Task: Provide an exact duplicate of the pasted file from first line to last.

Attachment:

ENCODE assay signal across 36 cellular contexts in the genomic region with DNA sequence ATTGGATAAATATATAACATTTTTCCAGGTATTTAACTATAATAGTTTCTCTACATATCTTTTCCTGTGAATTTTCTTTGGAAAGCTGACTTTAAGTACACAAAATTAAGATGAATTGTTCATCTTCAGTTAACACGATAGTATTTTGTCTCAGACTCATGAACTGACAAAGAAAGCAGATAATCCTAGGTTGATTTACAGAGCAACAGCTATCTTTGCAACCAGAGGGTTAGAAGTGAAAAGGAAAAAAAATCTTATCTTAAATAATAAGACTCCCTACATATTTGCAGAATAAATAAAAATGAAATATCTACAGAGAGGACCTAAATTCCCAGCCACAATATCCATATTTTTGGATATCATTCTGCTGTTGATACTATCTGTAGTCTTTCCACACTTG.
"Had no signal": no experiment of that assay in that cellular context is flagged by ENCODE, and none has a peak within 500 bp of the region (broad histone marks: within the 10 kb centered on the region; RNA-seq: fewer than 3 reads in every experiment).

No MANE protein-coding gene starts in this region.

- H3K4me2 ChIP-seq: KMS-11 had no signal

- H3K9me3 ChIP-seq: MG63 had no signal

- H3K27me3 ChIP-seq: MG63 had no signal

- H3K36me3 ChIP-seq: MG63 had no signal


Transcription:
ENCODE assay signal across 36 cellular contexts in the genomic region with DNA sequence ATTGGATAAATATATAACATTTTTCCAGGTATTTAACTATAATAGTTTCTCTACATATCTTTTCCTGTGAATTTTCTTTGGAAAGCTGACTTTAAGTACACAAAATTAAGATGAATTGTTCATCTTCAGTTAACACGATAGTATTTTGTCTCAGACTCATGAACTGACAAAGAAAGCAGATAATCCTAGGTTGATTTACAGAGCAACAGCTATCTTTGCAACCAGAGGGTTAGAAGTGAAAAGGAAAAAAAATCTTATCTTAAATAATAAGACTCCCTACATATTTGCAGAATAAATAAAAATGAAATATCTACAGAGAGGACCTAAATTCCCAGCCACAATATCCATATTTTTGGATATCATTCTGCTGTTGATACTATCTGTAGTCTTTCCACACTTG.
"Had no signal": no experiment of that assay in that cellular context is flagged by ENCODE, and none has a peak within 500 bp of the region (broad histone marks: within the 10 kb centered on the region; RNA-seq: fewer than 3 reads in every experiment).

No MANE protein-coding gene starts in this region.

- H3K4me2 ChIP-seq: KMS-11 had no signal

- H3K9me3 ChIP-seq: MG63 had no signal

- H3K27me3 ChIP-seq: MG63 had no signal

- H3K36me3 ChIP-seq: MG63 had no signal